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ERIC Number: ED395307
Record Type: RIE
Publication Date: 1996
Pages: 26
Abstractor: N/A
Reference Count: N/A
Oral Language and Literacy Learning in Context: The Role of Social Relationships. Reading Research Report No. 57.
Pellegrini, A. D.; Galda, Lee
A study examined the effects on early literacy learning of two dimensions of learning contexts: formality (peer writing and pretend play) and social relationships (friends and acquaintances). Same gender dyads of kindergarten friends were observed in peer writing and pretend play settings across the school year. A total of 33 males and 23 females participated. Observational measures of literate language and emotion language were collected across a 9-month period, as were proximal and distal measures of reading and writing. Results indicated that (1) the emotional tenor of close relationships afford children opportunities to reflect upon cognitive and linguistic processes which constitute early literacy; (2) close relationships for girls, compared to boys, afforded opportunities to express literate language; (3) differences were observed when children were observed with friends, compared to acquaintances; (4) the formality of the interactional setting also influenced language between peers; and (5) talk about language and literacy was a reliable predictor of literacy. Findings support the importance of close relationships and emotion for early literacy development. (Contains 46 references and 4 tables of data.) (Author/RS)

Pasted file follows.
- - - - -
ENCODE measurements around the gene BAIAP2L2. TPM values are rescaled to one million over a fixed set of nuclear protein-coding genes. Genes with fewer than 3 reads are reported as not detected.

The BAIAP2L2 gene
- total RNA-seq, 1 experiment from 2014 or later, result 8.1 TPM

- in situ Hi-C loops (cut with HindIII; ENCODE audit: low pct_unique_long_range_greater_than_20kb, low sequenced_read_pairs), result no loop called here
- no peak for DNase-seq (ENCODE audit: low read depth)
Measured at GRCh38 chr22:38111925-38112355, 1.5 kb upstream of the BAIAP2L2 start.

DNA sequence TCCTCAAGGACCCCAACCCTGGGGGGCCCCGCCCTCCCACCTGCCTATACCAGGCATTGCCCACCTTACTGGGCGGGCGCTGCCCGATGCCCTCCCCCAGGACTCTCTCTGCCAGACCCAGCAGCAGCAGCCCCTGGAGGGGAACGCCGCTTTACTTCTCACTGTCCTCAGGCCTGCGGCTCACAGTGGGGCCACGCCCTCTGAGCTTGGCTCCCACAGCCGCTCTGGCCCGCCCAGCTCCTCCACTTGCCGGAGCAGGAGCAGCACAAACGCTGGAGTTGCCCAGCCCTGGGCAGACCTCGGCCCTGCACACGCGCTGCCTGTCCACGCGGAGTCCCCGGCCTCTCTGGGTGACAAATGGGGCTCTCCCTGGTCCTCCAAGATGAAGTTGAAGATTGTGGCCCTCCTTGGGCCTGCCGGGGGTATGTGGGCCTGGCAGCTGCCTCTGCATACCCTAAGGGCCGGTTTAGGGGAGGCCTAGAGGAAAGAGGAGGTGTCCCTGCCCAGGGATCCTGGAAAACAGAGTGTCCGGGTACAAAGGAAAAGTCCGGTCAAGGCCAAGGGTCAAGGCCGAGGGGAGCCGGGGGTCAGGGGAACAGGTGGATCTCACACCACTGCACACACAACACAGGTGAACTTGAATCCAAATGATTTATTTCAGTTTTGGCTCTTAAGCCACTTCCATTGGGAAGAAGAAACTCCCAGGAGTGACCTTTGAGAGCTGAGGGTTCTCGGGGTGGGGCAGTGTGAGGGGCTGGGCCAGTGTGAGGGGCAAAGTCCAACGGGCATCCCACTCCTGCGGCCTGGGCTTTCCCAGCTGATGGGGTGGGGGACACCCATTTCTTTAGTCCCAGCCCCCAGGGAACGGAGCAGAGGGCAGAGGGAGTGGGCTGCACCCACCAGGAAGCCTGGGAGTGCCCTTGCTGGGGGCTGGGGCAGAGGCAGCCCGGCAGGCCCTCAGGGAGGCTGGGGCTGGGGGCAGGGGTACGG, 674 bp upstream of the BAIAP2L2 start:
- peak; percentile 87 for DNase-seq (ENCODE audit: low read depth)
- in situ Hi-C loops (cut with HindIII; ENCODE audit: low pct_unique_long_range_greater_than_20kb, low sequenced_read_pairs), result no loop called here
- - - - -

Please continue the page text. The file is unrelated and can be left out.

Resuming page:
Publication Type: Reports - Research
Education Level: N/A
Audience: N/A
Language: English
Sponsor: Office of Educational Research and Improvement (ED), Washington, DC.
Authoring Institution: National Reading Research Center, Athens, GA.; National Reading Research Center, College Park, MD.